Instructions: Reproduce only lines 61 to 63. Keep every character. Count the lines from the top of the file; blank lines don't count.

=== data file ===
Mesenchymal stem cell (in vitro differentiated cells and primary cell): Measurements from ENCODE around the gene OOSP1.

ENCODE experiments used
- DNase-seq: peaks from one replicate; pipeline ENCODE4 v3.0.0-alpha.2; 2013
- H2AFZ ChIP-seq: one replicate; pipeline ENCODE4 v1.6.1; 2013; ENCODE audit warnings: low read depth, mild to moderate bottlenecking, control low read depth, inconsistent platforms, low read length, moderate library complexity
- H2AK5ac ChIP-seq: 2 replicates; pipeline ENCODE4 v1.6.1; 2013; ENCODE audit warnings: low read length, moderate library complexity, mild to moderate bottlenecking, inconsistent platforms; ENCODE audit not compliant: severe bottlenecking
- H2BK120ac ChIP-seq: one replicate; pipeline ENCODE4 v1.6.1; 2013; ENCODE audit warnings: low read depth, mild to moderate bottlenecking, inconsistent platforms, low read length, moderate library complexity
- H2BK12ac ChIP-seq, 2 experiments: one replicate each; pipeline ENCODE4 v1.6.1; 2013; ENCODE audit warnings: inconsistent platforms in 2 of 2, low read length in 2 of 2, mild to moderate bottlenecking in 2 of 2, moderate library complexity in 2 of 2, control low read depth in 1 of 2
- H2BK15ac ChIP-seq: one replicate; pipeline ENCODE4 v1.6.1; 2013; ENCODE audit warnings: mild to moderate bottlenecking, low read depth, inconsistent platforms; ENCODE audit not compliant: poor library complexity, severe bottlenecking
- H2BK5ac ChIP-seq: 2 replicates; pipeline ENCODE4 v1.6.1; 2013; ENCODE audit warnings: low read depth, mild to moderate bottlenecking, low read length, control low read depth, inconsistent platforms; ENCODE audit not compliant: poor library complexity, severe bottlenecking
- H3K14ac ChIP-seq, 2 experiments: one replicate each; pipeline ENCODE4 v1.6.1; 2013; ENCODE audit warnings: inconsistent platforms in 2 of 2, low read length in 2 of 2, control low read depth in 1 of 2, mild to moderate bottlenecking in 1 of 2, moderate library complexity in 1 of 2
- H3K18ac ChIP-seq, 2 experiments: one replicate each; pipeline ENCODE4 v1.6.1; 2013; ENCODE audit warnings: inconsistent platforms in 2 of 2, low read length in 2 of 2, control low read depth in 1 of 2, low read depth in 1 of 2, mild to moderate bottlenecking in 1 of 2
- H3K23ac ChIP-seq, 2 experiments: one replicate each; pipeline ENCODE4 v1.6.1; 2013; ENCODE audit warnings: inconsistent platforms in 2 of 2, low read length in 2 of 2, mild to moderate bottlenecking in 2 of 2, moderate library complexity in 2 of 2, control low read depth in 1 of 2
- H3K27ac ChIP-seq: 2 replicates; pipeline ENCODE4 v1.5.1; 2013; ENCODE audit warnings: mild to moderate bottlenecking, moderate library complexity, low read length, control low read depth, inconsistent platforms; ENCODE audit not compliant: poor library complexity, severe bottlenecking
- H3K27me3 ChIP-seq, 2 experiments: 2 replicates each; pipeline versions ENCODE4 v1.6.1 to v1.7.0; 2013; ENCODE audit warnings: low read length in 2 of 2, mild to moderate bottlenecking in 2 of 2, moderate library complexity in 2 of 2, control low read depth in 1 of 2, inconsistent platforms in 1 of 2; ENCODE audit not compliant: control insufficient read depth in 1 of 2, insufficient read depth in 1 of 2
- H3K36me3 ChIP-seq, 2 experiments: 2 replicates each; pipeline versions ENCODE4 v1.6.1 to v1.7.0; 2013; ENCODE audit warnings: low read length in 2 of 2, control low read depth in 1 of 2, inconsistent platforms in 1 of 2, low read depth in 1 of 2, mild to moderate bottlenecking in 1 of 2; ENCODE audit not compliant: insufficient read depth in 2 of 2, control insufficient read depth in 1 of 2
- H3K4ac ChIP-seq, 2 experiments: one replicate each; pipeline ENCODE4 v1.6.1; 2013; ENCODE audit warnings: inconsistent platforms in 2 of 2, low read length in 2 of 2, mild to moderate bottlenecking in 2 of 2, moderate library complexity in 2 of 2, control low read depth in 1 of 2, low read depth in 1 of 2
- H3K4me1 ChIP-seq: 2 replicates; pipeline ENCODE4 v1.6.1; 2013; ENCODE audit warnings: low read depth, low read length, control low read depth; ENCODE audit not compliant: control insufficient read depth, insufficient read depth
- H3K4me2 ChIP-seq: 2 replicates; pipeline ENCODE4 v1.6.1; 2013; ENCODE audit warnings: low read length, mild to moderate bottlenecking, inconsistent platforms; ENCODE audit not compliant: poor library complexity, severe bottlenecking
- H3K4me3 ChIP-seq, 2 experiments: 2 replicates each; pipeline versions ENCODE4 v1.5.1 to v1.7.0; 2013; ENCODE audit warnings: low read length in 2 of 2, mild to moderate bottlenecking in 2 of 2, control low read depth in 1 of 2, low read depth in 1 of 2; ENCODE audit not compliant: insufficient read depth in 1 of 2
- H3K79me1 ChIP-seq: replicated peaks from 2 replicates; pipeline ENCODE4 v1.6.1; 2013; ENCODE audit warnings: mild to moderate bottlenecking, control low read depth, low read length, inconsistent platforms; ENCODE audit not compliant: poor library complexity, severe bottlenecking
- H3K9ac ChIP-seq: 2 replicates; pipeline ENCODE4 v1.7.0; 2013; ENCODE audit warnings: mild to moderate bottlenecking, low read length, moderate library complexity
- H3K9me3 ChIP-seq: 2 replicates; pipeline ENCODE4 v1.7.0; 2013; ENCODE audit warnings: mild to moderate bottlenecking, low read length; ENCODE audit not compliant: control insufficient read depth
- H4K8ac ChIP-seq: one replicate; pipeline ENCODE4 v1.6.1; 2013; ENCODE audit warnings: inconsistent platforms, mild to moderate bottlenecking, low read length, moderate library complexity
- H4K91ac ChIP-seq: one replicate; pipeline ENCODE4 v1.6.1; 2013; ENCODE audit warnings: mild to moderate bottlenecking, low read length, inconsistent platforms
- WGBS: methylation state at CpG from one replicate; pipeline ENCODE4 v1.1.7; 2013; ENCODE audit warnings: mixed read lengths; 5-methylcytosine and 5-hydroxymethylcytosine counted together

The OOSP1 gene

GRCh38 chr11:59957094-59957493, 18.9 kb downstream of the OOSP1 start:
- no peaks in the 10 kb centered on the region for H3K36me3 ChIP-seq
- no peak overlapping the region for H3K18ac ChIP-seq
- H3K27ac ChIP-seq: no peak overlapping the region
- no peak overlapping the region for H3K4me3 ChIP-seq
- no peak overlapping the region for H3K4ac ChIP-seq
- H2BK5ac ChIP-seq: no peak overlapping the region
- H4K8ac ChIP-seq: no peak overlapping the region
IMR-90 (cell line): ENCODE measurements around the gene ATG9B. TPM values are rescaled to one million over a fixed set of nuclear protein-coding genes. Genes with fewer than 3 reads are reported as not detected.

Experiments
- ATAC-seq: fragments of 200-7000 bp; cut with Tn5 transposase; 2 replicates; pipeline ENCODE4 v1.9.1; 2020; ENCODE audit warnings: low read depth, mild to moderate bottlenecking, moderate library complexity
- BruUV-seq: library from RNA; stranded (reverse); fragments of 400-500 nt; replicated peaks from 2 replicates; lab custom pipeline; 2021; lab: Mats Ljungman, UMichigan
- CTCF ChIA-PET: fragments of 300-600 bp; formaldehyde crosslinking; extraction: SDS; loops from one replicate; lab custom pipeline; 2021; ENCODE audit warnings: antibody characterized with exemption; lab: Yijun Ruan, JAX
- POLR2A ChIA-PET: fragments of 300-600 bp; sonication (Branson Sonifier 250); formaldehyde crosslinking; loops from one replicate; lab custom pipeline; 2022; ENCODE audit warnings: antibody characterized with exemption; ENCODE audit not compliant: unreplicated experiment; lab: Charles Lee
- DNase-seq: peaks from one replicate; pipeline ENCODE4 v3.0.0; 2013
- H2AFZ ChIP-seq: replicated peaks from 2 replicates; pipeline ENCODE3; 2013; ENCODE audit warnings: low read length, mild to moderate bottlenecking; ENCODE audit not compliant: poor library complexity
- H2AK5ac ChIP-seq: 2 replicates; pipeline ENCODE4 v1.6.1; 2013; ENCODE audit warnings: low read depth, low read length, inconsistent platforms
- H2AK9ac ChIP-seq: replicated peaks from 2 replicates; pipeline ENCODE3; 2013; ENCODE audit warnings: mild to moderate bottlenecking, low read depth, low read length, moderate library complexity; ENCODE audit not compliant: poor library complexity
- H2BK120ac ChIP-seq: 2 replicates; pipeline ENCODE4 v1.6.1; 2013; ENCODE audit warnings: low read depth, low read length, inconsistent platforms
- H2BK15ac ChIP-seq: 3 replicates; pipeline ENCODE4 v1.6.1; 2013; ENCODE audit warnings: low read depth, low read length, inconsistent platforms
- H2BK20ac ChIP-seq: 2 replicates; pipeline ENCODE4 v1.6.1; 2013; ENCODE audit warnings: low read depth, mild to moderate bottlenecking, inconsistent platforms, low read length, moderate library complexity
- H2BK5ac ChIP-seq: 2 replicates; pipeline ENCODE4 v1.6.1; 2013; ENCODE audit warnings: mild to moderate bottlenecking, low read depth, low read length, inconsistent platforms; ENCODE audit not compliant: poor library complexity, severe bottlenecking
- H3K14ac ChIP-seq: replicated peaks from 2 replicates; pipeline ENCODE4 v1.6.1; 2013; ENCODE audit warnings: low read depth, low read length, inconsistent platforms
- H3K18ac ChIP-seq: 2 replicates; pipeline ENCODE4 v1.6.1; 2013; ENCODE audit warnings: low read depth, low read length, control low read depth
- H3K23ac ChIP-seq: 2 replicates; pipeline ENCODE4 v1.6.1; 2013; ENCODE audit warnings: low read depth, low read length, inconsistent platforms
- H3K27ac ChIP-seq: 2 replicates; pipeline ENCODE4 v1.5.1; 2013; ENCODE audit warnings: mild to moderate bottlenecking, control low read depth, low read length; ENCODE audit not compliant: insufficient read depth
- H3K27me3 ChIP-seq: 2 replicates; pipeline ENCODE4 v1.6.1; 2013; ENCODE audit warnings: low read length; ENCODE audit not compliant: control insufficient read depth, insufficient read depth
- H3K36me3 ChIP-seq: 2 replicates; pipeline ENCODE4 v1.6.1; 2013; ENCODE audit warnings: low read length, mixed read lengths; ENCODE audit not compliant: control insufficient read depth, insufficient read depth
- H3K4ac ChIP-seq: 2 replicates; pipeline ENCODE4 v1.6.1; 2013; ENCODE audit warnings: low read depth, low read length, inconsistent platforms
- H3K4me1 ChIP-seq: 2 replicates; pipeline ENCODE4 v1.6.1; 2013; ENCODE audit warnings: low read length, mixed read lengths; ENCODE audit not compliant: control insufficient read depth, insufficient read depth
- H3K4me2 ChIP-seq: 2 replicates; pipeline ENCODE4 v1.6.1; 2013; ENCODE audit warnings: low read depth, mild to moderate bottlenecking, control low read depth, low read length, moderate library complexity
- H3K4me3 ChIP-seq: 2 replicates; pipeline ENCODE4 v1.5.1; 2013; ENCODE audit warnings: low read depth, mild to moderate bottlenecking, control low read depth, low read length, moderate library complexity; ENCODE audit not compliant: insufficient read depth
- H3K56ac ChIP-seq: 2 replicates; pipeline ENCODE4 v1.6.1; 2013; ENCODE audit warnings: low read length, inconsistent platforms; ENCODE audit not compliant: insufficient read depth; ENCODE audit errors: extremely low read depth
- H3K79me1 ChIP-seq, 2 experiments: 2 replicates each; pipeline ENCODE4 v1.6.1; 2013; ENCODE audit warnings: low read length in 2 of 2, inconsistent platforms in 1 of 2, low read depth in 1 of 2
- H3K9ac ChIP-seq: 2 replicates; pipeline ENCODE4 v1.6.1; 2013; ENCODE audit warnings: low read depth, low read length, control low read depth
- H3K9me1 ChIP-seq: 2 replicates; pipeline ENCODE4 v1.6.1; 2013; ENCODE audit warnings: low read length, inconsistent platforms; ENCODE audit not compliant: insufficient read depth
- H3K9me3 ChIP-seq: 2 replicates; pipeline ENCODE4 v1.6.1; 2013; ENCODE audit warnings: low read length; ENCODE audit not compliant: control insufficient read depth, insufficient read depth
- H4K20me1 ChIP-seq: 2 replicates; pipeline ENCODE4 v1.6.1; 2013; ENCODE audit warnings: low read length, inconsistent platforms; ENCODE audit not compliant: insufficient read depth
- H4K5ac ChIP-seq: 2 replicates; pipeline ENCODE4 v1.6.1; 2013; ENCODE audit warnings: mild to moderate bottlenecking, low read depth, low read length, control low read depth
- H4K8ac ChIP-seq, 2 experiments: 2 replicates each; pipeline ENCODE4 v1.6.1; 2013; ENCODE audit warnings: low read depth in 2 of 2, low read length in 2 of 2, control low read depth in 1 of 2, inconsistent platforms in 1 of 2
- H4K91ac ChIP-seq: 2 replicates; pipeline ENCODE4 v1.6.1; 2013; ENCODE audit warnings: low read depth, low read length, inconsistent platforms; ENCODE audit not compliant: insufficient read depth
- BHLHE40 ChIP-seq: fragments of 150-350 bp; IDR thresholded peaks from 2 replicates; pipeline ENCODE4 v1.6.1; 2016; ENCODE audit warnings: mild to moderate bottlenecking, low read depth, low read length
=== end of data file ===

- H3K9ac ChIP-seq: 2 replicates; pipeline ENCODE4 v1.6.1; 2013; ENCODE audit warnings: low read depth, low read length, control low read depth
- H3K9me1 ChIP-seq: 2 replicates; pipeline ENCODE4 v1.6.1; 2013; ENCODE audit warnings: low read length, inconsistent platforms; ENCODE audit not compliant: insufficient read depth
- H3K9me3 ChIP-seq: 2 replicates; pipeline ENCODE4 v1.6.1; 2013; ENCODE audit warnings: low read length; ENCODE audit not compliant: control insufficient read depth, insufficient read depth